Xue Y, et al. Arch Pathol Lab Med. 2017 Apr;141(4):517-527.

This review provides updates, recommendations and experiences in gastrointestinal and hepatobiliary pathology practice from experts at Emory University.  Histopathologic effects of select drugs, an overview of new endoscopic technologies including in vivo microscopy and minimally invasive techniques, and a summary and algorithmic approach to molecular testing are discussed.  Practical tips and considerations in the gross assessment of hepatic explant specimens that have received neoadjuvant therapy and controversies in pancreatic parenchymal margin evaluation are also presented. 

Journal of Gastroenterology and Hepatology

Del Bello A et al. J Gastroenterol Hepatol. 2017 Apr;32(4):887-893.

Acute antibody-mediated rejection (aAMR) is an unusual complication after orthotopic ABO-compatible liver transplantation. Nine cases of aAMR, including both an initial and followup liver biopsied, were described in this study. Two patients presented with aAMR at 10.5 (10, 11) days post-transplantation, that was confirmed by donor-specific antibody tests. Seven other recipients developed de novo donor-specific antibodies and aAMR at 11.2 (3-24) months post-transplantation. Eight of the nine patients received a B-cell targeting agent (rituximab, with or without plasma exchange), some (3 patients) with polyclonal antibodies or intravenous immunoglobulins (3 patients). At the last follow up (21 [4-90] months post-aAMR), 7 patients were alive, including 2 patients with normal liver tests. Grafts' survival was 66%. The liver biopsy performed at 11.5 (5-48.5) months post-aAMR showed no significant improvement in aAMR score (from 2 ± 1.3 to 1.6 ± 1.5, P = 0.6), a significant improvement in chronic AMR score (from 37 ± 9 to 25 ± 8, P = 0.003) and an increase in the Metavir score (1.2 ± 0.6 to 2.1 ± 0.9, P = 0.03). In summary, a B-cell-depleting agent seemed to improve aAMR in selected cases, although several patients kept active status of antibody-mediated rejection.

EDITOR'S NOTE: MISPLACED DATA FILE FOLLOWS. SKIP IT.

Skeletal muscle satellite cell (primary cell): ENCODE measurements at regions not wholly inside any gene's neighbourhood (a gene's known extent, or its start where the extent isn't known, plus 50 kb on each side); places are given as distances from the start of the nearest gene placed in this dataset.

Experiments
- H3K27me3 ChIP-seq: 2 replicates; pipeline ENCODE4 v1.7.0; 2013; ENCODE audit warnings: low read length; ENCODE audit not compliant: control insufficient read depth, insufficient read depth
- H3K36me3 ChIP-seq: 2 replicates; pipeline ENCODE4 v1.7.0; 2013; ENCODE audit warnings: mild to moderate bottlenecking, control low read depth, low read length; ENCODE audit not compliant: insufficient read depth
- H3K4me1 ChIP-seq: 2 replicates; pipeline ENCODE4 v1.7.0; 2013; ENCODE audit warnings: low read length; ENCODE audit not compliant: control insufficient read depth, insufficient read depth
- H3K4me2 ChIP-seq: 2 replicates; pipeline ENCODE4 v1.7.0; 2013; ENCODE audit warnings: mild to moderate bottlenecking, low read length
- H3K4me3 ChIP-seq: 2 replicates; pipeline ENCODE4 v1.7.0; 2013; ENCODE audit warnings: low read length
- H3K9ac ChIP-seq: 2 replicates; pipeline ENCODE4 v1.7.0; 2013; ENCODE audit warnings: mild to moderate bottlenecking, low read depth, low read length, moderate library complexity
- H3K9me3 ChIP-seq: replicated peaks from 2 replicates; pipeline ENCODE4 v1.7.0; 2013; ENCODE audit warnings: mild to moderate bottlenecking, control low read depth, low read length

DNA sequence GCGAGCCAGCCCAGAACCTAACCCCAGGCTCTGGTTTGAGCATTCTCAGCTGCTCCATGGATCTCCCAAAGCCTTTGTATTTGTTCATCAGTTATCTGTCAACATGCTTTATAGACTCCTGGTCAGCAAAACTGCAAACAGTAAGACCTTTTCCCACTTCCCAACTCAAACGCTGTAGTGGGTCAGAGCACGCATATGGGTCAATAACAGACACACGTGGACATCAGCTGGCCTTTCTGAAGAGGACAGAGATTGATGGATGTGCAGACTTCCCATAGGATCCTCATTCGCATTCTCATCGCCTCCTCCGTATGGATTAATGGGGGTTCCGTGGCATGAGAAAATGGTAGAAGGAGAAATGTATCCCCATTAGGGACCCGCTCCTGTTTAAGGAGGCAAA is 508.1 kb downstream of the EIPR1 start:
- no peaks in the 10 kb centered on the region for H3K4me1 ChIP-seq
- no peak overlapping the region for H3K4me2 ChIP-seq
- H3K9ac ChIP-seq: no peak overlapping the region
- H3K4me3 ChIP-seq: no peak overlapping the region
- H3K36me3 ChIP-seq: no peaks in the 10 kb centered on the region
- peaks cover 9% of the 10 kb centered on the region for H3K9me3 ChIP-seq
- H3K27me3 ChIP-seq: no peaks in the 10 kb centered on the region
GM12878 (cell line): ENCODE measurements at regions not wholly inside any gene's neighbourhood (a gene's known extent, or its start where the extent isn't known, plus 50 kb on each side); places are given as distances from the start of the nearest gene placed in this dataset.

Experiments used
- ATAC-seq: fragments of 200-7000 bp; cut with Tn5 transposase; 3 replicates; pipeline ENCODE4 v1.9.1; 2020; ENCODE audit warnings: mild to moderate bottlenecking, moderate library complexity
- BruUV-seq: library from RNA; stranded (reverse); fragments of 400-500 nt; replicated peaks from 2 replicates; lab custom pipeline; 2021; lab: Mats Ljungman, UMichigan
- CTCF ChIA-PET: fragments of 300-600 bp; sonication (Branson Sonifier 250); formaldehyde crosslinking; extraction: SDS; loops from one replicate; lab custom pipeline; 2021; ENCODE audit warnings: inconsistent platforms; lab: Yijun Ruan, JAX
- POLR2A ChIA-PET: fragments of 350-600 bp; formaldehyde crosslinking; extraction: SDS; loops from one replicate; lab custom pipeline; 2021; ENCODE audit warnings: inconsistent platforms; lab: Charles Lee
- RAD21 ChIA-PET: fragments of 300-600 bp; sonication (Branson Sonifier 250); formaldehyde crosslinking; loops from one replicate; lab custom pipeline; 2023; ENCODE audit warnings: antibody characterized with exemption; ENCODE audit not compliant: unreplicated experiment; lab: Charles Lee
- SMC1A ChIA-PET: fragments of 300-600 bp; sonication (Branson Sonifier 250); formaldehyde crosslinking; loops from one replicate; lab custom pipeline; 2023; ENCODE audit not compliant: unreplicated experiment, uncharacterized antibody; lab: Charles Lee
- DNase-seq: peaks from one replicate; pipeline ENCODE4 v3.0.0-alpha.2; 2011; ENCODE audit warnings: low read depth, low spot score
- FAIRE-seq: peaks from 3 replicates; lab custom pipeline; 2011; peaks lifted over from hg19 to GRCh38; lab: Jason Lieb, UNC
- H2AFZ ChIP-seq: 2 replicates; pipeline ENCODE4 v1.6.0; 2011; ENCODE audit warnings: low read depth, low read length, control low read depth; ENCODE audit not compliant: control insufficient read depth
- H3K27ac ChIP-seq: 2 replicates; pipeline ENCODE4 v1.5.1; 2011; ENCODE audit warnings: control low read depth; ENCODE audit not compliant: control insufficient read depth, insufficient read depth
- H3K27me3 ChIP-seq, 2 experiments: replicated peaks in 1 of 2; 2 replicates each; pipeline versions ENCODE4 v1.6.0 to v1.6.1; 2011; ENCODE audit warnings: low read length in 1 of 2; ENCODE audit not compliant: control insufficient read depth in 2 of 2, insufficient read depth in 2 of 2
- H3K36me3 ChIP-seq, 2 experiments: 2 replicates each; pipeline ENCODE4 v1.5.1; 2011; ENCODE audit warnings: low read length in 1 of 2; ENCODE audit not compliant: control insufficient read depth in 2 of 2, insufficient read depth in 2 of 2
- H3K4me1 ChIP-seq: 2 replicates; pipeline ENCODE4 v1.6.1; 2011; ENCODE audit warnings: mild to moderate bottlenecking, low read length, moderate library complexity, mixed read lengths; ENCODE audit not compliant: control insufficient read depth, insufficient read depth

Prepared by:
Editor, Daniela Allende, MD, Cleveland Clinic
Wenqing Cao, MD; New York University
Cynthia Guy, MD; Duke University
Sanjay Kakar, MD; University of California, San Francisco
Jingmei Lin, MD, PhD; Indiana University
Rish Pai, MD, PhD; Mayo Clinic Arizona
Nafis Shafizadeh, MD; Southern California Permanente Medical Group
Eric Yee, MD; University of Oklahoma

Tuesday, March 28, 2017

Journal Watch: January - February 2017

Clinical Gastroenterology and Hepatology